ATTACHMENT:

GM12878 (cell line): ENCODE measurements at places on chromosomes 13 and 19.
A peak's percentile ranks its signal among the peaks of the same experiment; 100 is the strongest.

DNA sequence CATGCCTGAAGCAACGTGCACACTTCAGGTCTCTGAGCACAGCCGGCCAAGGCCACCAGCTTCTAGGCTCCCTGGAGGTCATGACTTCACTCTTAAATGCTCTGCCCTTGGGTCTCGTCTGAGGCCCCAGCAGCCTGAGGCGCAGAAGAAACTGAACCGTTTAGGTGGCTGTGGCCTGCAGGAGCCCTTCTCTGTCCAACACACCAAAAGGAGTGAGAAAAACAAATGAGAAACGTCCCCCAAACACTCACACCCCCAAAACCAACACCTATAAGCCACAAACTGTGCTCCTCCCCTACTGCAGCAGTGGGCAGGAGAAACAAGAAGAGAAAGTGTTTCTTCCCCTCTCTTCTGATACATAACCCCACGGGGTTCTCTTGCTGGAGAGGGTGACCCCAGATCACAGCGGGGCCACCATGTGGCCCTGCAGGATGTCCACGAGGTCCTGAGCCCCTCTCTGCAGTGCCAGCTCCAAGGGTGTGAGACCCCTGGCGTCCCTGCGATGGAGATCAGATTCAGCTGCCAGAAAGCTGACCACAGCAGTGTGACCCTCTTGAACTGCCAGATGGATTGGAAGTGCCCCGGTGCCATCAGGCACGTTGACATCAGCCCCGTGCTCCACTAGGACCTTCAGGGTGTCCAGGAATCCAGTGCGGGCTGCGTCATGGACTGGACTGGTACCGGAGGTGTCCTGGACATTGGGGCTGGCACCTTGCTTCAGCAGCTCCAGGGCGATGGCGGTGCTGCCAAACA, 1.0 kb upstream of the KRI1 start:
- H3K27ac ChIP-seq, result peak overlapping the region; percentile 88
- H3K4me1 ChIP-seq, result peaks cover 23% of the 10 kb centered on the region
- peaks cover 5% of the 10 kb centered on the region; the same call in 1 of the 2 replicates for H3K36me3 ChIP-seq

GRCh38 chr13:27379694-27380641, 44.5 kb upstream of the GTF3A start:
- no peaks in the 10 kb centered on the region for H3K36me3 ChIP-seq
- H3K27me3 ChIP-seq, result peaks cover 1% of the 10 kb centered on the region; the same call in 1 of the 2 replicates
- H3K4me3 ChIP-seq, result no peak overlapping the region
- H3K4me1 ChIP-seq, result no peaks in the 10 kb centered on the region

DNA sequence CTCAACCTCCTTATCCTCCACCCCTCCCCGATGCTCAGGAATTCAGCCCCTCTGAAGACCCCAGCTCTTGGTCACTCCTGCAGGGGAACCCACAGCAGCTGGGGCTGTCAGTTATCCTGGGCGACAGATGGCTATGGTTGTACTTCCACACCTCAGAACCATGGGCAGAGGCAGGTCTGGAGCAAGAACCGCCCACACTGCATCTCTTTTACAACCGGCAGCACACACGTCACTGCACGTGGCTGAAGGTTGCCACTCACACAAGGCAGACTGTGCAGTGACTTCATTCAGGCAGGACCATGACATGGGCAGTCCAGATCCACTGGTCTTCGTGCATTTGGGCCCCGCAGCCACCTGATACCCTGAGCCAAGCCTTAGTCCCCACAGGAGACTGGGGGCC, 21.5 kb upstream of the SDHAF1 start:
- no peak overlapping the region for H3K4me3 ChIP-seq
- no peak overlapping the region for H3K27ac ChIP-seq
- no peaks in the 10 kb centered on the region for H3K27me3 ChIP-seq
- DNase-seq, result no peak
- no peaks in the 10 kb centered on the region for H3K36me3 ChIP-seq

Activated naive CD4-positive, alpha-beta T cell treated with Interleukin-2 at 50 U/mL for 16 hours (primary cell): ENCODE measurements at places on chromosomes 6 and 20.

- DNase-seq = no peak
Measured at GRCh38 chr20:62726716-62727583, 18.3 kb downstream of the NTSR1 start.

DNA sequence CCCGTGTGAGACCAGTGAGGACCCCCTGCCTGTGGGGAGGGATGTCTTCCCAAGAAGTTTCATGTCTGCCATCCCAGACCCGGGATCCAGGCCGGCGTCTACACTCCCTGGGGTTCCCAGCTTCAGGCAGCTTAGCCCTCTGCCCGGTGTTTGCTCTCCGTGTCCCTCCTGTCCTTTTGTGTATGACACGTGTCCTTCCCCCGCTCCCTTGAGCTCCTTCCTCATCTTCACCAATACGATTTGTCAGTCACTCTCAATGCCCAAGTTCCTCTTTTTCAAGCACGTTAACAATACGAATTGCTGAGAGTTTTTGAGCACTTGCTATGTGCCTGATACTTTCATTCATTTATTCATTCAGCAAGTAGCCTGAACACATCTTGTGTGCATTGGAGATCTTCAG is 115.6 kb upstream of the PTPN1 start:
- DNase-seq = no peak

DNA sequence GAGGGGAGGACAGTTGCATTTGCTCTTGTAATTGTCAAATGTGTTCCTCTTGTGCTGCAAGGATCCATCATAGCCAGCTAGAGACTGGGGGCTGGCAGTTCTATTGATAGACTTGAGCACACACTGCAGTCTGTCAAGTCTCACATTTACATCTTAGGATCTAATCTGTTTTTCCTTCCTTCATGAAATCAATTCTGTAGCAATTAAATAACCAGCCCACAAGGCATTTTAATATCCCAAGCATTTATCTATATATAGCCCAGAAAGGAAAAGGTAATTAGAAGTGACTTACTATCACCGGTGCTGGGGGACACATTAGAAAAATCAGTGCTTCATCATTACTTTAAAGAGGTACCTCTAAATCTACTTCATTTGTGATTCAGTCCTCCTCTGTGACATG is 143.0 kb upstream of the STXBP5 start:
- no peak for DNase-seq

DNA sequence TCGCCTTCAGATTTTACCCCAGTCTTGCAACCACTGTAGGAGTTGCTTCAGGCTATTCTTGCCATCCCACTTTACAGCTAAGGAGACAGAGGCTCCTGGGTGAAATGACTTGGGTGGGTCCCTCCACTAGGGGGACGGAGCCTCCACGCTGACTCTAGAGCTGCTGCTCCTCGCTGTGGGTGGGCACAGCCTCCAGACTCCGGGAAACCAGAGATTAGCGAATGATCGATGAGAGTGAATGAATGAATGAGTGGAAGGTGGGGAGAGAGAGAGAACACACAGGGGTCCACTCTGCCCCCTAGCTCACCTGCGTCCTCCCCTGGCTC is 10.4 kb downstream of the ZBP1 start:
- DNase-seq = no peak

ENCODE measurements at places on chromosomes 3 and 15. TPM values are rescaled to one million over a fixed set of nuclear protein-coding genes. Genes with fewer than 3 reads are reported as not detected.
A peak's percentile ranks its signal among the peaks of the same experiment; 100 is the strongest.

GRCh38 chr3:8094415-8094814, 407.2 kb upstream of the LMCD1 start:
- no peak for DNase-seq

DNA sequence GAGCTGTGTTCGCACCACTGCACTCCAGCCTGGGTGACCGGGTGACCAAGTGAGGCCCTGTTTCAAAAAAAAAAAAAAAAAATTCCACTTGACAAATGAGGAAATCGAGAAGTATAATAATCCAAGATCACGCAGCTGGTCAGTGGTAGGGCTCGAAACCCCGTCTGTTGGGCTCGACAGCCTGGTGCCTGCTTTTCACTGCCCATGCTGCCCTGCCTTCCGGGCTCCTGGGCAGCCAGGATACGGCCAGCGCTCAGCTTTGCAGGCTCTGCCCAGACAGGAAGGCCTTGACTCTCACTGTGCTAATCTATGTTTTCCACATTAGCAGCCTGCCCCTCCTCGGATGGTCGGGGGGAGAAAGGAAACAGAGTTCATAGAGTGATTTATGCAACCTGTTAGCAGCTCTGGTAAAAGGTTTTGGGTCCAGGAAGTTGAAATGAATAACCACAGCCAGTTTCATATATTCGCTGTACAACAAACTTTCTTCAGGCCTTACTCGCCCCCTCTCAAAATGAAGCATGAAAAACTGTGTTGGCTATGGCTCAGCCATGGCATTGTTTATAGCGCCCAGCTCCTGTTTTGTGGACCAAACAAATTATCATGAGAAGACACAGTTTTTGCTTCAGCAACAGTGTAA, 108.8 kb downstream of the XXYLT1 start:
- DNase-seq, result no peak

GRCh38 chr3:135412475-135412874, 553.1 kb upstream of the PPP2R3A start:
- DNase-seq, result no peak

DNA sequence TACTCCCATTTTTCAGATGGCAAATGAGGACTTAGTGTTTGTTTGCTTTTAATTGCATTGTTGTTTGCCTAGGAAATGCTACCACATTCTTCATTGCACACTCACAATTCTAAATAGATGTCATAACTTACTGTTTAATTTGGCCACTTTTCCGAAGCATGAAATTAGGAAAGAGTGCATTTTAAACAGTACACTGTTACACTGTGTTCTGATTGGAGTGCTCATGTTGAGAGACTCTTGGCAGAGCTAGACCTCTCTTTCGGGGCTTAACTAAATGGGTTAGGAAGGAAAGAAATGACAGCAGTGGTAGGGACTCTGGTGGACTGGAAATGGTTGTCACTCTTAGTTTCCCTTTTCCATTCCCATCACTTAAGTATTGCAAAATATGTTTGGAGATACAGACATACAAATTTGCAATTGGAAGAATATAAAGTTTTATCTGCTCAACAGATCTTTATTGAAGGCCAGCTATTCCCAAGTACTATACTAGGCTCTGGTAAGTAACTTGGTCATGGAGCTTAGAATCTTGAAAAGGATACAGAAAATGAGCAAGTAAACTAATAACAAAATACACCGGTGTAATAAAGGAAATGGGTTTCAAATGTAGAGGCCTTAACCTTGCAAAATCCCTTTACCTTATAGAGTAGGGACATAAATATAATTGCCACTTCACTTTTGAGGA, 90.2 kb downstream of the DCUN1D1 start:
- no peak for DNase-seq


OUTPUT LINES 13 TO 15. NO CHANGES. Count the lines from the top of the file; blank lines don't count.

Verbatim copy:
- no peak overlapping the region for H3K4me3 ChIP-seq
- no peak overlapping the region for H3K27ac ChIP-seq
- no peaks in the 10 kb centered on the region for H3K27me3 ChIP-seq